Maverick1

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Aug 2, 2019
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Not specific to trad gear, but applies to compound as well: heavy head gear can mess up your form. Anchor point. String to nose contact. Kisser button. All of that changes when you are wearing two or three layers on your head. Practice with the gear on ahead of time.

To keep my bow-hand wrist warm, I take an old wristwatch and remove the bands, leaving the metal pins in place, and thread the watch into my arm guard. Having my watch mounted onto my arm guard makes it much easier to check the time on stand instead of digging arm out of pockets or muff, peeling back a bunch of layers, and checking watch on the wrist. It makes a huge difference in brutally cold weather.

if you are using a permanent stand or platform, I bring a ziploc bag full of table salt with me and sprinkle it on the platform after wiping all the snow and ice off. Makes a huge difference. Packed down snow turns into ice, which can be dangerous when you are standing on that platform at height. Very important to me in the late season. Again, not specific to trad bow, just passing along something I’ve developed over the years.
 

ledflight

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Apr 21, 2021
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Practice how you plan to hunt for sure. I have had success in full winter gear and a leafy suit.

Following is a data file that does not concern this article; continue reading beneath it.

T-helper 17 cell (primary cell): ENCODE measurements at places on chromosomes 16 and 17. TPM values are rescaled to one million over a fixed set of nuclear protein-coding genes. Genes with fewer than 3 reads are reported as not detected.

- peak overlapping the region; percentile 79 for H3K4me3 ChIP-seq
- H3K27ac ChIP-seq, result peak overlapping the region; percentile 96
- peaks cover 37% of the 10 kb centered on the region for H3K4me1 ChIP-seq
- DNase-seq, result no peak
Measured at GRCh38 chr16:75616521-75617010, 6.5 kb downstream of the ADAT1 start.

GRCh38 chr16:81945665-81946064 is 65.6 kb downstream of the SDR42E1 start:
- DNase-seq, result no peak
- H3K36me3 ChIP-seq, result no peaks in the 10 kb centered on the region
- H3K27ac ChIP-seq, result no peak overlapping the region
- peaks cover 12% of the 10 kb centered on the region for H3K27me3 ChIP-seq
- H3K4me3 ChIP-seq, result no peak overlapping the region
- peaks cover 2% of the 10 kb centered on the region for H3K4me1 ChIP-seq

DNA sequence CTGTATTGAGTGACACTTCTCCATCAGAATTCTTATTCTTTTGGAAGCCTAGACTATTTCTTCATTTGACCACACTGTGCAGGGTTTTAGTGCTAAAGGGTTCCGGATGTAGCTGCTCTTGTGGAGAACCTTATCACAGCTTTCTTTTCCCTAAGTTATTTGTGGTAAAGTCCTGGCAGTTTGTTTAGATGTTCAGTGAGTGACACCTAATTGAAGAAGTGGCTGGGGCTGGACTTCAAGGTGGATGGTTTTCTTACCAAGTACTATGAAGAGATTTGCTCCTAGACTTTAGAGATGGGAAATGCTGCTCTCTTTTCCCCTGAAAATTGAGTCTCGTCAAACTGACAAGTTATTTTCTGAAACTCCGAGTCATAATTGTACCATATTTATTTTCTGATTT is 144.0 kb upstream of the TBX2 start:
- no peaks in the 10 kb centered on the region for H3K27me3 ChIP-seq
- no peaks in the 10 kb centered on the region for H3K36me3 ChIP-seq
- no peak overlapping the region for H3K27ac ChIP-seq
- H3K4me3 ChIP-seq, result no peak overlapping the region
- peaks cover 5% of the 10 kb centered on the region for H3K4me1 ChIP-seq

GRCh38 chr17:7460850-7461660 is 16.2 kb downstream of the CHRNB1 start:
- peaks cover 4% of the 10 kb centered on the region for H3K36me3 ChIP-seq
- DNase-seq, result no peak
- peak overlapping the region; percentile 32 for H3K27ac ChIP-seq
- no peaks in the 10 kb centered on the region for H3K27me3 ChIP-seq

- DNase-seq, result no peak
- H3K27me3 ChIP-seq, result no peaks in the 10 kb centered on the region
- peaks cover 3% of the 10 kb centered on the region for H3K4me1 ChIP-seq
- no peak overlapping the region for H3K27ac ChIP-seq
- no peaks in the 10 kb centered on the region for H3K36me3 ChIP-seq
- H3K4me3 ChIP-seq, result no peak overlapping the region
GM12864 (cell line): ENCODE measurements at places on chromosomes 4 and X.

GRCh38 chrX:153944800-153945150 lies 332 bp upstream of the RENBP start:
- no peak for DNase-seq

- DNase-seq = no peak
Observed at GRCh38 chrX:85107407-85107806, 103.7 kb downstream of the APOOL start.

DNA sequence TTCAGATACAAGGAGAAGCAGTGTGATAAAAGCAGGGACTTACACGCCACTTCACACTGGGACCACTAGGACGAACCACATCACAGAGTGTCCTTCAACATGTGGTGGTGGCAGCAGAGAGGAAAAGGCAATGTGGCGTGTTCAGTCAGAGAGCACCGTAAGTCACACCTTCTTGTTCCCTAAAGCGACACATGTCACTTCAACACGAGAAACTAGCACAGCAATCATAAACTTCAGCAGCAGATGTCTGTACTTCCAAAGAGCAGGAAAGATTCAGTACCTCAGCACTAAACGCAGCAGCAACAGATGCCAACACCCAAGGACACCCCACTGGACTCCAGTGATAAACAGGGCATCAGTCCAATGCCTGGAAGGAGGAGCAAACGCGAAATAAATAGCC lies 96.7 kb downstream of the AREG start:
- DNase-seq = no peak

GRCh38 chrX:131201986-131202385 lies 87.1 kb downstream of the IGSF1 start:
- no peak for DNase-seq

For hands, its bow hand gets glove/mitten as appropriate with a hand warmer and draw hand is bare on the tab but lives in the pocket with hand warmer(s).
I think a heated vest would be a low bulk way to add warmth but can’t speak from experience yet.
 

gcr0003

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Not specific to trad gear, but applies to compound as well: heavy head gear can mess up your form. Anchor point. String to nose contact. Kisser button. All of that changes when you are wearing two or three layers on your head. Practice with the gear on ahead of time.

To keep my bow-hand wrist warm, I take an old wristwatch and remove the bands, leaving the metal pins in place, and thread the watch into my arm guard. Having my watch mounted onto my arm guard makes it much easier to check the time on stand instead of digging arm out of pockets or muff, peeling back a bunch of layers, and checking watch on the wrist. It makes a huge difference in brutally cold weather.